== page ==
Can civil engineers help their local communities to improve the urban landscape? Damian Arnold reports on a new ICE initiative to be previewed at next week's AME conference.
On 11 July the ICE will formally launch PlaceCheck, intended to convince people everywhere that their street needs them. In the age of direct action and widespread disenchantment with the political system, PlaceChecking is a new manifestation of people power set to become a peaceful way of mobilising communities to make their streets a better place.
The PlaceCheck initiative already has backing from the BBC and TimeBank - a Home Office funded organisation which promotes volunteering and better citizenship.
PlaceCheck packs will be available after the launch but D-Day is 22 September, when it is hoped that groups of residents from communities all over Britain will take to their streets and start to work together to improve them.
In Bath next week delegates to the Association of Municipal Engineers conference will be urged to 'court the community' by becoming involved in the PlaceCheck initiative. Mathew Thomson of TimeBank will lead the rallying call. 'Civil engineers are one of the key groups to help residents improve their streets, ' says Huxford. 'It's important that civil engineers portray themselves as providers of solutions rather than being part of the problem.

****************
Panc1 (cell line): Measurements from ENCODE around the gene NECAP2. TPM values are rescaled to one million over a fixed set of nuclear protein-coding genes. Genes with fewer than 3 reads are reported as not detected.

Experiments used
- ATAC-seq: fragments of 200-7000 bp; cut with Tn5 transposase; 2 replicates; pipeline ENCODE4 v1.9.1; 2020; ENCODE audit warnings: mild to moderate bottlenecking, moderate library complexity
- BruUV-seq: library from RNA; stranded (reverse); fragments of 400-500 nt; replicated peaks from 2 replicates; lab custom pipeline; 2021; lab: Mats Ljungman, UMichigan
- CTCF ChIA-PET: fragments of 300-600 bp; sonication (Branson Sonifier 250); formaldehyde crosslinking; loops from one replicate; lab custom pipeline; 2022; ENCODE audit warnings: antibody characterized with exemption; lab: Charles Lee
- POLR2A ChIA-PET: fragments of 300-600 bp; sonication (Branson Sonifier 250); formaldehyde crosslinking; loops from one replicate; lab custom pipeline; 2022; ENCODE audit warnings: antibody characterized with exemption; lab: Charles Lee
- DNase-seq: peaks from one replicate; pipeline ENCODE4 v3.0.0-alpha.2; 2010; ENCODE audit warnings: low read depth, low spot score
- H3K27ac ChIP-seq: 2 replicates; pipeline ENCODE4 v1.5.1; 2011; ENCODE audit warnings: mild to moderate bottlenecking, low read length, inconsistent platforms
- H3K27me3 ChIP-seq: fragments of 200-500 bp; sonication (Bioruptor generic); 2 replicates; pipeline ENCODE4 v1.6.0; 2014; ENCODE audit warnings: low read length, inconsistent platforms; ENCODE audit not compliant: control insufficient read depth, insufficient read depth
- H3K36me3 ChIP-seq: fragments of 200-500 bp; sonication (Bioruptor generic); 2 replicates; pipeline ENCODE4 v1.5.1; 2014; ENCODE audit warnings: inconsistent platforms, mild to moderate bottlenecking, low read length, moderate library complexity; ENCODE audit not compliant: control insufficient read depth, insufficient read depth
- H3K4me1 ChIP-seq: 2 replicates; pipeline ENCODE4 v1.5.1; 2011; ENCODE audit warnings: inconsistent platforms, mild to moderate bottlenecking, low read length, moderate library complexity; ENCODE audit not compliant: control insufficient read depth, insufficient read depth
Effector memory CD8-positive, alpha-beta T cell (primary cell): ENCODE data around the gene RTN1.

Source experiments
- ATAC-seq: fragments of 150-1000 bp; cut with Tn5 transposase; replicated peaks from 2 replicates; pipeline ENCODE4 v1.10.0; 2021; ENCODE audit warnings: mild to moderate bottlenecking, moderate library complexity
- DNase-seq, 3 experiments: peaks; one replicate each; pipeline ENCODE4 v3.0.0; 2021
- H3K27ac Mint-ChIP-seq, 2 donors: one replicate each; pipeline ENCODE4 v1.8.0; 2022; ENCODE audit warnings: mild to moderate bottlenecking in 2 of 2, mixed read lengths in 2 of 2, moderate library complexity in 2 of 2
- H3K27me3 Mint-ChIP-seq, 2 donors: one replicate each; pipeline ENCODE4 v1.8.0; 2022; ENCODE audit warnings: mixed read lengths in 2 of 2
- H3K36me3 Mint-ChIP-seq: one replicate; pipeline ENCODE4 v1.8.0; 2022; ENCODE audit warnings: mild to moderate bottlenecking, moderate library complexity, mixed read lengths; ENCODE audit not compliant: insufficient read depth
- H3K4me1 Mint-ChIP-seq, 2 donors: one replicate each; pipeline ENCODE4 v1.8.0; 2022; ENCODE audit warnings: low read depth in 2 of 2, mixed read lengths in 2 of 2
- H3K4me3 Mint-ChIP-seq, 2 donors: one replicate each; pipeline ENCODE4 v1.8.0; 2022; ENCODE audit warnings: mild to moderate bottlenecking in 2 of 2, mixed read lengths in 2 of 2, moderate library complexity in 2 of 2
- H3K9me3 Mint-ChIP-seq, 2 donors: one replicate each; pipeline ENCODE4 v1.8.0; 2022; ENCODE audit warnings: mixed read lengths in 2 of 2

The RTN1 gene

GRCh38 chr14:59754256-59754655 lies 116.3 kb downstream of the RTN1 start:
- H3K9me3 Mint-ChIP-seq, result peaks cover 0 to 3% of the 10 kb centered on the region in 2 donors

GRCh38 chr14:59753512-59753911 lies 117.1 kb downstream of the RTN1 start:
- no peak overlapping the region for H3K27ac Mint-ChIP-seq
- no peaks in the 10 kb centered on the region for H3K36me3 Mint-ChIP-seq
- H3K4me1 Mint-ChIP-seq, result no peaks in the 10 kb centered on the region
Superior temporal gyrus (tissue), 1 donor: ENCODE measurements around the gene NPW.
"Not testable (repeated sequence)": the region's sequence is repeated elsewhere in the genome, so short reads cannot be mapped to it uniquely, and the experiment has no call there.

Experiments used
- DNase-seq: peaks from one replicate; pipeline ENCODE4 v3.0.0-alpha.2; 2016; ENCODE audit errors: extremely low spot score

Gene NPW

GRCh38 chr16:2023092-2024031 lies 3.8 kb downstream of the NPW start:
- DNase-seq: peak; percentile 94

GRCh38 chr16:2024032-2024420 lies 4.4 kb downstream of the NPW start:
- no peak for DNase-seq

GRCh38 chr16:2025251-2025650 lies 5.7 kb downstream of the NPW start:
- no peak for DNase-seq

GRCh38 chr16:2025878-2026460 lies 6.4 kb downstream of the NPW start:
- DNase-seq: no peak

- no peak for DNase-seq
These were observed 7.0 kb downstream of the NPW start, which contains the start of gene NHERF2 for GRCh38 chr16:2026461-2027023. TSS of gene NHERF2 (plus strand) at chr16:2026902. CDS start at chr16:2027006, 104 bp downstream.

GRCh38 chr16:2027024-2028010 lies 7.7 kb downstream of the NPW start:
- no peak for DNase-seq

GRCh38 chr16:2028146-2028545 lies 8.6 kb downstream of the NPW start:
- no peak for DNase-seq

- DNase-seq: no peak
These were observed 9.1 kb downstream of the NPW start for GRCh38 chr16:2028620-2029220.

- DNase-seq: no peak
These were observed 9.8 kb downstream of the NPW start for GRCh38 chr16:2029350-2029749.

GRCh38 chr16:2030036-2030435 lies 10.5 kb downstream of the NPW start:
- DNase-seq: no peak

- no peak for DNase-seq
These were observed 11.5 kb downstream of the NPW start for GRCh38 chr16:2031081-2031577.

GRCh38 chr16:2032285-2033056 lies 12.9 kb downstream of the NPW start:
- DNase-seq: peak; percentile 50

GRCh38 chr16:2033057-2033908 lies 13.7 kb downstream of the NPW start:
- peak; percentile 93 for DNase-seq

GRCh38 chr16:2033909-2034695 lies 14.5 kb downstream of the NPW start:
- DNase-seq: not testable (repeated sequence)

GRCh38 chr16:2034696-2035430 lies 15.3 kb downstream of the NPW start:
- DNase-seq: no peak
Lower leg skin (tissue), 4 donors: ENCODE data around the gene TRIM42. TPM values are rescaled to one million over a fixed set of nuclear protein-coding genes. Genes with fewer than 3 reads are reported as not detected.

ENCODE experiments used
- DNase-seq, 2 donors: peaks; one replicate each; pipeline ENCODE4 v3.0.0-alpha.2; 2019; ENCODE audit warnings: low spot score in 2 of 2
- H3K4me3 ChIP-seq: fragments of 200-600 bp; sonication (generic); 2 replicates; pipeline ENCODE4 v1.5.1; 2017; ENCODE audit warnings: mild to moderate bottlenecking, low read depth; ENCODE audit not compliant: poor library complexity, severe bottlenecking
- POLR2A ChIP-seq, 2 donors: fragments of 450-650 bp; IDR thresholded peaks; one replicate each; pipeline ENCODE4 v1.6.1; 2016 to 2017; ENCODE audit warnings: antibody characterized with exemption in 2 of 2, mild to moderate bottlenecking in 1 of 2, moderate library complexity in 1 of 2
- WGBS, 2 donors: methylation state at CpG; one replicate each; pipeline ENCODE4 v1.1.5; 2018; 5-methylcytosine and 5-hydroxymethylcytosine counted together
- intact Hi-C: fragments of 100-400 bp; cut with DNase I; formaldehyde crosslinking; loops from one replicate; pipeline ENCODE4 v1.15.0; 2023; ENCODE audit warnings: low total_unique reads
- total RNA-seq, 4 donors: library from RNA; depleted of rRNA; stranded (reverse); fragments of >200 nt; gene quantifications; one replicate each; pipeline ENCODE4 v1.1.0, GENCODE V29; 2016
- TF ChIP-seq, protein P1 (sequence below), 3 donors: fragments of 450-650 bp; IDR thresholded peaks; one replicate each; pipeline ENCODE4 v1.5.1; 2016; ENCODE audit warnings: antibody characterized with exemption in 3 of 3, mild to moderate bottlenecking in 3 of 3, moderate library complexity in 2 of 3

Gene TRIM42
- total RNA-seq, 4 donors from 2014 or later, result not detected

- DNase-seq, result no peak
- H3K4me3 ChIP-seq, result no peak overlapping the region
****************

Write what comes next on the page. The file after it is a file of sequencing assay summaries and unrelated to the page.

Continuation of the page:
'There are a lot of tricky problems to do with the highway environment, traffic, parking and signage. Civil engineers have the techniques and technologies needed.'
Simplicity is the key, says the ICE's assistant director of engineering Robert Huxford, who is co-ordinating the project. His vision is a group of up to six residents taking an hour to walk around their street discussing the quality of their environment.
PlaceCheckers are encouraged to ask four basic questions while they do this: What do you like about your street? What do you dislike about your street? How could the street be improved?
And who should be involved in improving your street?
Each group is equipped with a PlaceCheck pack to get them going. The pack includes an overall practical guide, report cards for everyone, posters, meeting point cards, and, once finished, a PlaceChecked Card to send to the ward councillor.
TimeBank may provide an urban environment expert to join in the place check on the day if that is wanted. PlaceCheckers are also encouraged to include members of residents' and traders' associations and someone involved in community relations in their groups.